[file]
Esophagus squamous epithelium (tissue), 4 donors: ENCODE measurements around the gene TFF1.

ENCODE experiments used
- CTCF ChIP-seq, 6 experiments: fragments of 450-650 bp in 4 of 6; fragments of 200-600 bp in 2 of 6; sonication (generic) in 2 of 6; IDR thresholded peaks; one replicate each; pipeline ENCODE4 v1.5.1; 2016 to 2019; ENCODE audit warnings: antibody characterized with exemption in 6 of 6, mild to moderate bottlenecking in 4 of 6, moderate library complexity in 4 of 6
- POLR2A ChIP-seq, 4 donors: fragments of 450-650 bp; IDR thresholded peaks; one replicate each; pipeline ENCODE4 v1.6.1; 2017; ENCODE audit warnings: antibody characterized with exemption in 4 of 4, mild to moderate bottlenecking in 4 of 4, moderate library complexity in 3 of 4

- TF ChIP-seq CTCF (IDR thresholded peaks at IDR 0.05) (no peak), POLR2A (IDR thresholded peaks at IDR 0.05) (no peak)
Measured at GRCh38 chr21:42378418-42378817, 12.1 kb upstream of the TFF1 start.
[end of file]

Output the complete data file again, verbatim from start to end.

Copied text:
Esophagus squamous epithelium (tissue), 4 donors: ENCODE measurements around the gene TFF1.

ENCODE experiments used
- CTCF ChIP-seq, 6 experiments: fragments of 450-650 bp in 4 of 6; fragments of 200-600 bp in 2 of 6; sonication (generic) in 2 of 6; IDR thresholded peaks; one replicate each; pipeline ENCODE4 v1.5.1; 2016 to 2019; ENCODE audit warnings: antibody characterized with exemption in 6 of 6, mild to moderate bottlenecking in 4 of 6, moderate library complexity in 4 of 6
- POLR2A ChIP-seq, 4 donors: fragments of 450-650 bp; IDR thresholded peaks; one replicate each; pipeline ENCODE4 v1.6.1; 2017; ENCODE audit warnings: antibody characterized with exemption in 4 of 4, mild to moderate bottlenecking in 4 of 4, moderate library complexity in 3 of 4

- TF ChIP-seq CTCF (IDR thresholded peaks at IDR 0.05) (no peak), POLR2A (IDR thresholded peaks at IDR 0.05) (no peak)
Measured at GRCh38 chr21:42378418-42378817, 12.1 kb upstream of the TFF1 start.